one at Elon College, i' funt rmns just
like other campus cal ' I is tar as
. ncnt. Meal plans, declining bal-
and cash are accepted.
However there are several diffcr-
i in what is offered The bar
Rec Center HoursMembership Rates�MMER
MonrJat Friday 6 am 11.30 pm.Student Additional Member!
SaturdaySunday 9 am 10:30 p.m.Student Dependent Pass
Climbing iFacultyStaffS100S60
lay 2 p rr�: �FacultyStaff Additional MemberS1C0$60nth
8 p.m,10;30 pmFacultyStatf Dependent Pass� ' iy
SaturdaySunday 2 pm-6 p.m.Retired Faculty
Adventure Program AreaRecent Ait. i
Monday Thursday 2 pm 6 pmRecent Alumni Add 1 MemberS240S60
Friday 10 am-6 pm.Visiting ProfessotStdHS240S100S6Q
Saturday 10 a.m12 p.m.Trustees GuestsS240S100S60S5 day
I
�teat value. ' said
d. wife Dr. Kenneth
he Medical ("enter.
were members of the
lub tor ten ears. To, i.
nd I to go it cost us 8840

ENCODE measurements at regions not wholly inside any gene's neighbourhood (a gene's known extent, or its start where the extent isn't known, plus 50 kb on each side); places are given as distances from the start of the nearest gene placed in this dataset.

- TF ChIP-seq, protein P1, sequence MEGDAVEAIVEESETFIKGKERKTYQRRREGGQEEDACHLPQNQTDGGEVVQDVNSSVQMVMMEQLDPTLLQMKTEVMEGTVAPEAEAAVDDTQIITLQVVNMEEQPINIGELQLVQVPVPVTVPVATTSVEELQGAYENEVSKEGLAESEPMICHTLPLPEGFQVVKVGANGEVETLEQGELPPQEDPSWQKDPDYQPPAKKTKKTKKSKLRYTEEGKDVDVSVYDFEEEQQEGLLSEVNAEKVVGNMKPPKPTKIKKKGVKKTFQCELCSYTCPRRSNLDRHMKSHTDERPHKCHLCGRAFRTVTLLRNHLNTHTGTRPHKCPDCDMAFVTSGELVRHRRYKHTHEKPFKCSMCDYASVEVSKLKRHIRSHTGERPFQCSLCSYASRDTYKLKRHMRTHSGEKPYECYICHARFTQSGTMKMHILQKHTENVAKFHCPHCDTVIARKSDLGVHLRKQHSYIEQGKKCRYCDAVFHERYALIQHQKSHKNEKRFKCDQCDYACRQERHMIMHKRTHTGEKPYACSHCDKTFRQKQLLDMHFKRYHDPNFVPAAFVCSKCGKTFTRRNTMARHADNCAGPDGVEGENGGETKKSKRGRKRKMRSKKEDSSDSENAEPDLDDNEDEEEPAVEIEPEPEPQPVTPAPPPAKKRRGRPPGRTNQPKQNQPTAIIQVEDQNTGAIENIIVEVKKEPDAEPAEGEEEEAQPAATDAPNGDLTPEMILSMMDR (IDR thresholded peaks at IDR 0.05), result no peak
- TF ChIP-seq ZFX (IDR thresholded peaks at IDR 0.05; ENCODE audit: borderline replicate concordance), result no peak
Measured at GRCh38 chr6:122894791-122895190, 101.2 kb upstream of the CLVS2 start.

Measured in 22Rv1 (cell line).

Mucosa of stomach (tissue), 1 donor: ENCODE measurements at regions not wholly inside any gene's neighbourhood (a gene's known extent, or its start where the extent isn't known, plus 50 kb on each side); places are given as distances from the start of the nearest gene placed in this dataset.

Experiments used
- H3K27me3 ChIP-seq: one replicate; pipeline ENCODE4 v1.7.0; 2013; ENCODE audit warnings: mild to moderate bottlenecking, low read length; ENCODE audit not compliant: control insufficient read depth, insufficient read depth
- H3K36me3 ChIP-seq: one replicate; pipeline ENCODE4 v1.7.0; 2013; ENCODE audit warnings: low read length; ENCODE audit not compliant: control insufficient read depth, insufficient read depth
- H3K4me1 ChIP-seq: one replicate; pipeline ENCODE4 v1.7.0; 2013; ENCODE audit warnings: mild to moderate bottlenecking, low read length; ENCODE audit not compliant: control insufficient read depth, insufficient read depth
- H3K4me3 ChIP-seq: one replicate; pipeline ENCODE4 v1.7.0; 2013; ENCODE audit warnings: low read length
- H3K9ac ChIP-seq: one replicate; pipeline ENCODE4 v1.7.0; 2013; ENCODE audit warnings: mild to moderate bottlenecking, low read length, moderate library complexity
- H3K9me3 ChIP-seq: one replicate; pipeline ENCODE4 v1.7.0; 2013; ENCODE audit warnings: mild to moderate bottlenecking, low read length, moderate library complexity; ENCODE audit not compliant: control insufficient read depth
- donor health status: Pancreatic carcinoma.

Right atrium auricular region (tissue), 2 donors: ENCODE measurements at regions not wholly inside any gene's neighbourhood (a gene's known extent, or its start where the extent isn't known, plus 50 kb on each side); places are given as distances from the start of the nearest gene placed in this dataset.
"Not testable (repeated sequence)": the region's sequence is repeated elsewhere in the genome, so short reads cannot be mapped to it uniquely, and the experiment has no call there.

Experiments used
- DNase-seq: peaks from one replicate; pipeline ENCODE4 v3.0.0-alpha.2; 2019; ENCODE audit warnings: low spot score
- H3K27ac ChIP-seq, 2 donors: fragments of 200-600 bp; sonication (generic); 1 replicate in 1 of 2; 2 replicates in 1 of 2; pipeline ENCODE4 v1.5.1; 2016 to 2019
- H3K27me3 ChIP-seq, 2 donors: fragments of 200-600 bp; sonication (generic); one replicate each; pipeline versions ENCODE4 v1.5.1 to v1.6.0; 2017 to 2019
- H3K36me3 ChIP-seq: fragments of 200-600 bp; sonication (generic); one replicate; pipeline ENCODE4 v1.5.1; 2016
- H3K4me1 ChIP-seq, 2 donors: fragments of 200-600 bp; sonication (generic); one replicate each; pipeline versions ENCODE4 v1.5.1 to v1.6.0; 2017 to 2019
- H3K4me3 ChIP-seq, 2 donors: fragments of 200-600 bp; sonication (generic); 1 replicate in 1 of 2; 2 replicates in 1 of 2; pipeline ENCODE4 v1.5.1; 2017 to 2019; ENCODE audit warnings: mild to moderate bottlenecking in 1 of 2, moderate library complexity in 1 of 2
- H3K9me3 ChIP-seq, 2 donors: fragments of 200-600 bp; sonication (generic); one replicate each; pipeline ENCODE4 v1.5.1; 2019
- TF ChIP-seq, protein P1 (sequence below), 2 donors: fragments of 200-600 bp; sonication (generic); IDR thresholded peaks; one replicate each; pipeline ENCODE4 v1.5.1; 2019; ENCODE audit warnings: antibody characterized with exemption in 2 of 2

i Y SRC membership
ind this is a better
; roud ol T.I I tor this
� � ji pen l
11 ,6

The concourse area provides a convenient
ed with place to relax after your workout
LEFT
i Mi i s.nd Juices, cappucino and other healthy
I I to other schools the snacks are available at the Center Court
equipment and staff are excellent I snack bar
transferred her
ABOVE
Ther�
lane indoor track with pace
able during all operating hours
:





2e
Thunday, J.nmry 18, 1997
we services
The East Carolinian
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1 SPORTS COURTS AREA
A six-court, multipurpose sports area for basketball,
volleyball, badminton and other events.
2 FITNESS AREA
The latest cardiovascular exercise machines including computer-
ized bicycles, rowing machines, stair climbers and treadmills are
here along with selectorized weight machines and free weights.
3 ADMINISTRATIVE OFFICES
The offices of the Rec Services department are located here.
4 POOL
Four pool areas include an eight-lane, 25-yard area, a four-lane,